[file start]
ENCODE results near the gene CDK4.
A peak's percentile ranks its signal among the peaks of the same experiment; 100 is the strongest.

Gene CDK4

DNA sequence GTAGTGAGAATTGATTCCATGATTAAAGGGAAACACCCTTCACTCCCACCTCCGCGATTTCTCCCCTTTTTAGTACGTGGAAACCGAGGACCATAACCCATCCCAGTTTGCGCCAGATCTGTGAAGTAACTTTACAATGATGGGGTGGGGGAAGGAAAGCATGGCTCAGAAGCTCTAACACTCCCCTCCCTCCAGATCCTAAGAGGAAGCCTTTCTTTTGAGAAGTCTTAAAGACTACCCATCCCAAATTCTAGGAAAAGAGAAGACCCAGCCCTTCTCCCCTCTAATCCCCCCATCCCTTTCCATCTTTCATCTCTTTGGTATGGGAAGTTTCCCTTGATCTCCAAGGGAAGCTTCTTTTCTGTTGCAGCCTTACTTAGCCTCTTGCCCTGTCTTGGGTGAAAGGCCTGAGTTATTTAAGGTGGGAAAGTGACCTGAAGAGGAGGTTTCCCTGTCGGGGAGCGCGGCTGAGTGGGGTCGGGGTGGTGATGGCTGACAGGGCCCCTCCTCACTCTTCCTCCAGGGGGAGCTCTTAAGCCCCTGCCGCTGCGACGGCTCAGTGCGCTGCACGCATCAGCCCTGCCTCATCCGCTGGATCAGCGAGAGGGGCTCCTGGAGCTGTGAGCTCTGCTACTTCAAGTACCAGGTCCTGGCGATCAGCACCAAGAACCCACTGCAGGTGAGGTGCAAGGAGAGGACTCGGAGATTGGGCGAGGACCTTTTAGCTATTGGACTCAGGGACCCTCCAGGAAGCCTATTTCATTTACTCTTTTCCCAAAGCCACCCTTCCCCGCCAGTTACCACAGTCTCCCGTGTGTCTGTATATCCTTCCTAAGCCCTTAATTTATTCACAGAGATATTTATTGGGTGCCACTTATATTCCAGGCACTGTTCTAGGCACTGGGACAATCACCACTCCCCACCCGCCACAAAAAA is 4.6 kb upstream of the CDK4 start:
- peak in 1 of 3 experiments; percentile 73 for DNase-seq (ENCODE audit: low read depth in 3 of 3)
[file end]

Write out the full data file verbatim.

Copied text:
ENCODE results near the gene CDK4.
A peak's percentile ranks its signal among the peaks of the same experiment; 100 is the strongest.

Gene CDK4

DNA sequence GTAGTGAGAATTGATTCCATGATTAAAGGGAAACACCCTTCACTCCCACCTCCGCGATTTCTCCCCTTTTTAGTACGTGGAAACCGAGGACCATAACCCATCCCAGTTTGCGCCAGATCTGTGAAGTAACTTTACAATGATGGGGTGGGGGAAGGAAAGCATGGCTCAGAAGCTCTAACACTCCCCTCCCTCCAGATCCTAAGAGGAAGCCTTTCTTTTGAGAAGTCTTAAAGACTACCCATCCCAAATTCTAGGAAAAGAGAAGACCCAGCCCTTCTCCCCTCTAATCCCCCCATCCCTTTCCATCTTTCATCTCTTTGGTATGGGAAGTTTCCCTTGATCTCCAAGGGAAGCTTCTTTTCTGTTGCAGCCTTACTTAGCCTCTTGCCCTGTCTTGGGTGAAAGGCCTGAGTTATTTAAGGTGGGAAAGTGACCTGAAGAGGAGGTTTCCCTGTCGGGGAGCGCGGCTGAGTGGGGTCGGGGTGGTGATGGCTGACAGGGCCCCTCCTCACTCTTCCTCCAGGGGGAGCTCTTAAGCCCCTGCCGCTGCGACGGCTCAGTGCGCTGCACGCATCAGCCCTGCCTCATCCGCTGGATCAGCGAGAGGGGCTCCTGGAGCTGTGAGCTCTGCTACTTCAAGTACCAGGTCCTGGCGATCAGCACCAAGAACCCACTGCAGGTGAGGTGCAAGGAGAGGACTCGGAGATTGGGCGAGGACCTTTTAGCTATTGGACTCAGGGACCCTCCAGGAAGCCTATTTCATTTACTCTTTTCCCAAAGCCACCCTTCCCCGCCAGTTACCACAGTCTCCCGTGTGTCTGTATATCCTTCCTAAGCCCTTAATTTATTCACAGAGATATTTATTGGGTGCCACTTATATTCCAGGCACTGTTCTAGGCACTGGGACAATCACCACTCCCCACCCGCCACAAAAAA is 4.6 kb upstream of the CDK4 start:
- peak in 1 of 3 experiments; percentile 73 for DNase-seq (ENCODE audit: low read depth in 3 of 3)